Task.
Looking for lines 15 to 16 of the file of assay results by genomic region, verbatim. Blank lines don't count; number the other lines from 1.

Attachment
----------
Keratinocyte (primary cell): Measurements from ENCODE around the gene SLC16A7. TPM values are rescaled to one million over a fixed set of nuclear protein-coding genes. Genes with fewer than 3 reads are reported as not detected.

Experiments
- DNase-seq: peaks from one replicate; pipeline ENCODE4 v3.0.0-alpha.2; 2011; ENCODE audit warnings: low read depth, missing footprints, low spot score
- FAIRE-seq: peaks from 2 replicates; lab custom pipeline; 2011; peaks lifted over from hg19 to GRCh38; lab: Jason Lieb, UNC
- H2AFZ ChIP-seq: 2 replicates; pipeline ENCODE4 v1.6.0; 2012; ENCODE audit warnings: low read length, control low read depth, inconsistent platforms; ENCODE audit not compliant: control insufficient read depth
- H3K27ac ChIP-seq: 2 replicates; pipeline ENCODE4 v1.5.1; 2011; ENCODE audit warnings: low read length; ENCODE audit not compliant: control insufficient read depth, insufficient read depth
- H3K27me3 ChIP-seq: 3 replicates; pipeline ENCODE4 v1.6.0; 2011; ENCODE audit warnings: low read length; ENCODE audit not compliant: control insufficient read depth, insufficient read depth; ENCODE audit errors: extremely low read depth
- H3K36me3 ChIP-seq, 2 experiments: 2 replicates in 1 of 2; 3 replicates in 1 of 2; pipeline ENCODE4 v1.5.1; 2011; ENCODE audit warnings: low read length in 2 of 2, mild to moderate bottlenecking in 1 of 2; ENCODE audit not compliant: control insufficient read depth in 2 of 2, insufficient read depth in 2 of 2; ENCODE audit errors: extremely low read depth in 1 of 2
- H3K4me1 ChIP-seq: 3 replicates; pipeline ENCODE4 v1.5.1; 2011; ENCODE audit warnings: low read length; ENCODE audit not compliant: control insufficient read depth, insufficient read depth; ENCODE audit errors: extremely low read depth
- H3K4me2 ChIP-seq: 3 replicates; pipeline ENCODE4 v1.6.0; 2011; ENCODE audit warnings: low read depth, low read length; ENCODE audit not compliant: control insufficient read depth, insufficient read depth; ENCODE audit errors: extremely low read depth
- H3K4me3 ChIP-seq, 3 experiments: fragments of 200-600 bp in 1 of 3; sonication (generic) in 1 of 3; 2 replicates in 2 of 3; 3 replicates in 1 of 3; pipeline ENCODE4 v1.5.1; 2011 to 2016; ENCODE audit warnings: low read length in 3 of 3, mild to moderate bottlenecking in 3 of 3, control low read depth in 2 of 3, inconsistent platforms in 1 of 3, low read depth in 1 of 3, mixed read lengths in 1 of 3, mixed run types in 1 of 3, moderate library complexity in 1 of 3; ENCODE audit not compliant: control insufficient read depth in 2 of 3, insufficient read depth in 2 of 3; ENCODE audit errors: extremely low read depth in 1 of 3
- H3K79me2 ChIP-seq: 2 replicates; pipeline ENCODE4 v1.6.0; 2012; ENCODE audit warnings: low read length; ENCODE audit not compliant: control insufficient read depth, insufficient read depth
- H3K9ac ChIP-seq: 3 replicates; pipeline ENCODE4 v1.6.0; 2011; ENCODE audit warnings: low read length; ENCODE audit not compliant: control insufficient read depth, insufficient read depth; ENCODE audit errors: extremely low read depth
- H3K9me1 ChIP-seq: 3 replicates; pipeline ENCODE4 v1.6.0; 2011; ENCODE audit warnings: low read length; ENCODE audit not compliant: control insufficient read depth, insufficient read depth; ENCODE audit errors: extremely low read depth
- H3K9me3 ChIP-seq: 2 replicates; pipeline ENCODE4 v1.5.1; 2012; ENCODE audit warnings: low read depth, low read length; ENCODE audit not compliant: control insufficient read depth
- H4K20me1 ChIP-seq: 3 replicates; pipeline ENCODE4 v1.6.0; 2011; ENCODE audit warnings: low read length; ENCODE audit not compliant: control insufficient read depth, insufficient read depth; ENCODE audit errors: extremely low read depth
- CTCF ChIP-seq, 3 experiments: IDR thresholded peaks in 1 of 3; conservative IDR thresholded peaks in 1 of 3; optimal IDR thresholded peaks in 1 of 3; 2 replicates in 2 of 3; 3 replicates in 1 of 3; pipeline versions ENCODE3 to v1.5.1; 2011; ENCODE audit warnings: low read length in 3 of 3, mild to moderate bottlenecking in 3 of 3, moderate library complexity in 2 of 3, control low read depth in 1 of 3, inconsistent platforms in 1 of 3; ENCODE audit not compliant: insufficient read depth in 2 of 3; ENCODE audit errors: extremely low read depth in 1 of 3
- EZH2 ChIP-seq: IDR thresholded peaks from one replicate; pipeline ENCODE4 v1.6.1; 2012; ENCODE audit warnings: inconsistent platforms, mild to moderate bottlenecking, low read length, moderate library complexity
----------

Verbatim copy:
- H3K9me3 ChIP-seq: 2 replicates; pipeline ENCODE4 v1.5.1; 2012; ENCODE audit warnings: low read depth, low read length; ENCODE audit not compliant: control insufficient read depth
- H4K20me1 ChIP-seq: 3 replicates; pipeline ENCODE4 v1.6.0; 2011; ENCODE audit warnings: low read length; ENCODE audit not compliant: control insufficient read depth, insufficient read depth; ENCODE audit errors: extremely low read depth